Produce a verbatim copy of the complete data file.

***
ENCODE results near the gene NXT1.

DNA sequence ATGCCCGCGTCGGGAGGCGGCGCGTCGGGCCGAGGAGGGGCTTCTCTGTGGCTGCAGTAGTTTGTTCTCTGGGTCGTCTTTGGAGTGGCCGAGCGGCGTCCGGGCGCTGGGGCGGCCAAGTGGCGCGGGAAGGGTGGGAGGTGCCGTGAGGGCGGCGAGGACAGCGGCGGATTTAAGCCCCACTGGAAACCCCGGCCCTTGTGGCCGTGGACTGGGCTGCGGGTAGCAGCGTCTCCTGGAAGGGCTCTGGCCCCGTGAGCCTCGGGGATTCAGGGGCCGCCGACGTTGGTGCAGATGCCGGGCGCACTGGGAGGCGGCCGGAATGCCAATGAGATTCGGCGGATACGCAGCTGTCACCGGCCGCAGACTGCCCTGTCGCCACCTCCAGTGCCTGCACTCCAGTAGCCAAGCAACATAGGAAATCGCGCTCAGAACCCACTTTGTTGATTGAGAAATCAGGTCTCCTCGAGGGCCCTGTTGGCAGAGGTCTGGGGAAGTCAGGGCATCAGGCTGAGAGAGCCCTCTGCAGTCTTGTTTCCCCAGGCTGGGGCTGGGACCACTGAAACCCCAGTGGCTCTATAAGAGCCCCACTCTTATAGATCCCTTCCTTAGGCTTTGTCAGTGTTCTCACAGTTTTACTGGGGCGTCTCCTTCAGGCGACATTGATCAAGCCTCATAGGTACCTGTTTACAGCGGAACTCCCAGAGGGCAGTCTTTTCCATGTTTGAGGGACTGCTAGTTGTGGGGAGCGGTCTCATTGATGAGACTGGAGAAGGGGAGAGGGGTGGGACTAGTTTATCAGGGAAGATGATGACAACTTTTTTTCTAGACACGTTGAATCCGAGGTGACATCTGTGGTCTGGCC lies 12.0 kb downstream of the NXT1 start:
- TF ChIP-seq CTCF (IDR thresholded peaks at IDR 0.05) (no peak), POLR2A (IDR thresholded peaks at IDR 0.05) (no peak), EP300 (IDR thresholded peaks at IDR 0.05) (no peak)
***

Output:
ENCODE results near the gene NXT1.

DNA sequence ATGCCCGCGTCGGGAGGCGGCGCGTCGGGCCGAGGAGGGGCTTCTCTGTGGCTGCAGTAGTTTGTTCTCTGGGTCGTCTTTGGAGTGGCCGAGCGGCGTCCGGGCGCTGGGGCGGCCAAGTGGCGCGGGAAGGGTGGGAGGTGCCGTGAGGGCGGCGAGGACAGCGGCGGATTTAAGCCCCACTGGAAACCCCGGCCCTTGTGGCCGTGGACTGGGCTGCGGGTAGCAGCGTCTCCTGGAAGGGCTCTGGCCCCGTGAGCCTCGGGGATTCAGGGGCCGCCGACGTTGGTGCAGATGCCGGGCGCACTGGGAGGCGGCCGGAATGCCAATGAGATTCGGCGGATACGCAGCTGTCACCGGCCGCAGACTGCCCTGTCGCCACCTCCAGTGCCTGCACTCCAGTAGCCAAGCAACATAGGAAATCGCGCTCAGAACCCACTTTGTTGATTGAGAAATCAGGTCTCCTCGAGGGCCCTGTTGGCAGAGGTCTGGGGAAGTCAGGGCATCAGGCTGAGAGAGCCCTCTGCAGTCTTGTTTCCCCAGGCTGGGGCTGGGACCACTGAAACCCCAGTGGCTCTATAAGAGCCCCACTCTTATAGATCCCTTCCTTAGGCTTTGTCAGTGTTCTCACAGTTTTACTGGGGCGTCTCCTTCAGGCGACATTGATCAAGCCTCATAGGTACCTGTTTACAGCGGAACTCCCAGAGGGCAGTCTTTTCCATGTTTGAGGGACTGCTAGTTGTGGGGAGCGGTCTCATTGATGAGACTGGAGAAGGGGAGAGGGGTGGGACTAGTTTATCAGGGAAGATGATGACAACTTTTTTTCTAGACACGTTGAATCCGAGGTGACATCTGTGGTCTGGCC lies 12.0 kb downstream of the NXT1 start:
- TF ChIP-seq CTCF (IDR thresholded peaks at IDR 0.05) (no peak), POLR2A (IDR thresholded peaks at IDR 0.05) (no peak), EP300 (IDR thresholded peaks at IDR 0.05) (no peak)